First Anniversary of Drone Registration: Are These Numbers I…

Today marks the first anniversary of the FAA’s drone registration program, and the FAA is calling the program an “unqualified success.”  But are these numbers really as impressive as they sound?

The FAA introduced drone registration for drones weighing more than .55 pounds a year ago, following a collaborative process that delivered recommendations on a registration program with  unprecedented speed for the government agency.  Since then, critics have claimed that the agency acted unlawfully in introducing the rules without the usual period for comments, and the FAA has faced lawsuits from consumers and organizations who feel that they overstepped their bounds.

For the most part, however, drone registration has been largely accepted.  The system works well and easily; costing only $5 and taking only a few minutes to complete.  New drones from major manufacturers come with information about drone registration and other basic safety guidelines in the box.

It’s the delivery of the safety rules that the FAA says is the point of the program.  “The rule and the registration system were primarily aimed at the thousands of drone hobbyists who had little or no experience with the U.S. aviation system,” says an FAA statement.  “The agency saw registration as an excellent way to give them a sense of responsibility and accountability for their actions. The agency wanted them to feel they are part of the aviation community, to see themselves as pilots.”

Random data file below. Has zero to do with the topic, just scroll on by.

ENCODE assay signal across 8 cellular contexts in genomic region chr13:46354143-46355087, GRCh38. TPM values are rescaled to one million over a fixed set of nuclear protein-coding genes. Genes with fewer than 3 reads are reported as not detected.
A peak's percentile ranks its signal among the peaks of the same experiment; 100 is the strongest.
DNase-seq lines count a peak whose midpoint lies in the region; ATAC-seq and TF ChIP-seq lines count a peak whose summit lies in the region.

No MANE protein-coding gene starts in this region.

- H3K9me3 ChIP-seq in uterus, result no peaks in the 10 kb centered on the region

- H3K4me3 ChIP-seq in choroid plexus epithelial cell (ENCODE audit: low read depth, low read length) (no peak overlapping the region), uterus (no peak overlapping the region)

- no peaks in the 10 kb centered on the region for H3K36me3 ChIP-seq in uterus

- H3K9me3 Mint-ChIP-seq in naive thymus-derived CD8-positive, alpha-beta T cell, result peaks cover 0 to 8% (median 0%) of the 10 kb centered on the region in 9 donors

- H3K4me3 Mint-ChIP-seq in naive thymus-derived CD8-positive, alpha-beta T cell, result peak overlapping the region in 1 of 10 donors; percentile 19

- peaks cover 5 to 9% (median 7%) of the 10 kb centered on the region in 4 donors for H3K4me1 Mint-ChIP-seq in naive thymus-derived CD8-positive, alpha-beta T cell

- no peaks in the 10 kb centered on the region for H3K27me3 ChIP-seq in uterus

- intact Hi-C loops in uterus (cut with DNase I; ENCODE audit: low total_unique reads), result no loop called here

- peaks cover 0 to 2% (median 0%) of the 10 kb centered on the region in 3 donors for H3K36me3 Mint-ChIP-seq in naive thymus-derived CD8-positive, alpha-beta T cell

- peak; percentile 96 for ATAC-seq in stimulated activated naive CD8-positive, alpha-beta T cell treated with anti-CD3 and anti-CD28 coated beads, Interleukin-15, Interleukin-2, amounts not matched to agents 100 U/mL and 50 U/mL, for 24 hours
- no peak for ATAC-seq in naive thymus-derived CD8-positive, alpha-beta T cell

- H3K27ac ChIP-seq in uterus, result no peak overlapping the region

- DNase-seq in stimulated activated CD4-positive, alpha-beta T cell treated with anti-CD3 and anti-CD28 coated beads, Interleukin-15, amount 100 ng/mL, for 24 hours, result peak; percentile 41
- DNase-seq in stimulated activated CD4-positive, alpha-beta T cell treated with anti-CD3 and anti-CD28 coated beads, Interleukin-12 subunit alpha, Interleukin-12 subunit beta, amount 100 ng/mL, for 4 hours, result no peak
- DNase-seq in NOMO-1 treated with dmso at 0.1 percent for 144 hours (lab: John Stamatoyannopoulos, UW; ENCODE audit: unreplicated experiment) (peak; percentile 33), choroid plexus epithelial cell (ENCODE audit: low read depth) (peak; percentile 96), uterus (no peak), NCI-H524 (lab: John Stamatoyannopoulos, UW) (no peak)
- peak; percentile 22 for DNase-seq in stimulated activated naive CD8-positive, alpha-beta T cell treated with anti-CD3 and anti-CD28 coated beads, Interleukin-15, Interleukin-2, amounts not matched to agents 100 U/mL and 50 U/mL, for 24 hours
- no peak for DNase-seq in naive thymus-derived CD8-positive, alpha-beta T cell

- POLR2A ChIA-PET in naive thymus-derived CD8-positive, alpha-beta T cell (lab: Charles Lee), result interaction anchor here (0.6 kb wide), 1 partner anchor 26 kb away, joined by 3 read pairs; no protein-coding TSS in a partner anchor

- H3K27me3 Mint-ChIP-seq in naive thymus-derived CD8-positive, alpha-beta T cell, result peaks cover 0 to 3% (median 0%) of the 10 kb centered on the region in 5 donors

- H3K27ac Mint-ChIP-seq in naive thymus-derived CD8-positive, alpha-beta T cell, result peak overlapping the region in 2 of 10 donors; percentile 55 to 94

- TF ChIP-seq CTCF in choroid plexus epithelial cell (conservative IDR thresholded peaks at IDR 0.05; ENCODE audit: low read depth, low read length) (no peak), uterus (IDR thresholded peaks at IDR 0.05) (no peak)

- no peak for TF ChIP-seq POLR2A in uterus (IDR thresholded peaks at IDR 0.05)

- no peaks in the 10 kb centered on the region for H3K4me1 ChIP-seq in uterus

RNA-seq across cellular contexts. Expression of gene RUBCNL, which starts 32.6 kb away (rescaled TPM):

The FAA points out that the system can also be used to notify drone operators of new safety information, through the email address required at registration.    While some benefits to the agency – and to responsible drone operators – are clear, it’s less clear that most drone owners are using the program.  Many seem unaware of its existence.

The FAA applauds the fact that over 600,000 drone operators have registered:  “During the last year, the system has registered more than 616,000 owners and individual drones,” says the agency. “As part of the process, applicants receive and must acknowledge some basic safety information. That means more than 600,000 drone operators now have the basic aviation knowledge to keep themselves and their friends and neighbors safe when they fly.”  But while nobody knows exactly how many drones Americans own, industry analysts estimate that over a million drones were sold last holiday season alone, and during the 12 months since the sales of drones has almost tripled.  With the new drones expected to appear as gifts this season, the number of registrations will have to increase dramatically before the FAA can be sure that all – or even most – drone operators are accounted for.

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